Temecula was not the only area affected by Pierce’s disease. There are now six “generally infested” counties in southern California, and another nine “partially infested” counties, including Santa Clara and San Jose. Since 1999, Temecula growers have applied the techniques that have benefited vintners in the rest of California. They have embarked on an aggressive campaign of spraying pesticides and insecticides, ripping out nearby citrus groves where the insects winter and lay their eggs, removing infected vines on which the insects feed and then further spread the disease, and replanted with more resistant varieties. The end result has been a significant reduction in the number of glassy-winged sharpshooters and cases of Pierce’s Disease.

“After I bought the winery in June of 2000, I saw 20 percent of my vineyard collapse,” said Ray Falkner, owner of Falkner Winery. As if that weren’t bad enough, he added, “there was a rumor that our region was finished.” Although Temecula is ground zero for Pierce’s Disease, most of the region’s growers are now expressing guarded or wholehearted optimism about the valley’s future.

As a matter of fact, Falkner is expanding annual production from 6,000 cases to 15,000 cases and building a new 10,000-square-foot facility

Some vintners, however, started buying additional grapes from other regions such as the central coast of California (Santa Barbara and Monterey counties). Callaway was particularly hard hit—close to 40 percent of its vines were gone—because its vineyards are heavily planted with Chardonnay and Sauvignon Blanc grapes, highly susceptible to Pierce’s Disease. Last summer, the company changed its brand name to Callaway Coastal, reflecting the change in grape sources. That move has been interpreted by some in Temecula as Callaway’s attempt to disassociate itself from the region’s problems. But a Callaway spokeswoman said that the winery is purchasing grapes from outside Temecula so it can expand production to one million cases.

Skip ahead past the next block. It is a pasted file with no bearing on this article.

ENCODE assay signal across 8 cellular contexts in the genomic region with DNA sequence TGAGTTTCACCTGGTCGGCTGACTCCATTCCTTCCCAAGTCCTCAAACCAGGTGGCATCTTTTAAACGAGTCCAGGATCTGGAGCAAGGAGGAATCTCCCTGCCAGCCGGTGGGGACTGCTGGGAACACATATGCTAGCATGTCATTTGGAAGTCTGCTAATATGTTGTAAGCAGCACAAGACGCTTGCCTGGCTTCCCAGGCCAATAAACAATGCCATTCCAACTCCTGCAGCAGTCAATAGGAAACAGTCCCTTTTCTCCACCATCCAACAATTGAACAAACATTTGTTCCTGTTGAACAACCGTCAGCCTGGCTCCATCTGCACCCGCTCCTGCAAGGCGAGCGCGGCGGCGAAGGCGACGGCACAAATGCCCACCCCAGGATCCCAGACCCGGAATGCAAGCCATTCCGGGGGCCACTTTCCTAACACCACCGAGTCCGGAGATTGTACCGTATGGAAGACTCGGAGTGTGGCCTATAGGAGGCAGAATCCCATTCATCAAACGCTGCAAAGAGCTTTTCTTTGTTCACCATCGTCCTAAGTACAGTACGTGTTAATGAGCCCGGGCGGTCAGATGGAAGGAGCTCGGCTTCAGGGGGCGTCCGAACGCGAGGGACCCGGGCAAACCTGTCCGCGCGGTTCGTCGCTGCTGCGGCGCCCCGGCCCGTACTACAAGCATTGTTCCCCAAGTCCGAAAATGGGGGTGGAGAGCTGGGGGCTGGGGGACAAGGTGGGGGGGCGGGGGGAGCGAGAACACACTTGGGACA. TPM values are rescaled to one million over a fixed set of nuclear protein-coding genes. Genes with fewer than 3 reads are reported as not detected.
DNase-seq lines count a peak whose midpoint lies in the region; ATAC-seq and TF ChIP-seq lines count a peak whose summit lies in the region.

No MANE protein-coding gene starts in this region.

No one seems to be certain of Temecula’s future. In August of 2000, a survey of the area found that on average, more than half of the vines were infected. However, most vintners are not ready to give up. Falkner said, “We’re finding ways to cope with the disease and we remain optimistic.” And he cited the 2002 edition of The U.S. Wine Market: Impact Databank Review and Forecast, which reported that total wine consumption in the United States increased 1 percent in 2001, to 231 million cases. “If there is a demand for our wines, we will continue to meet that demand,” Falkner said. “Many times, adversity and opportunity are flip sides of the same coin.”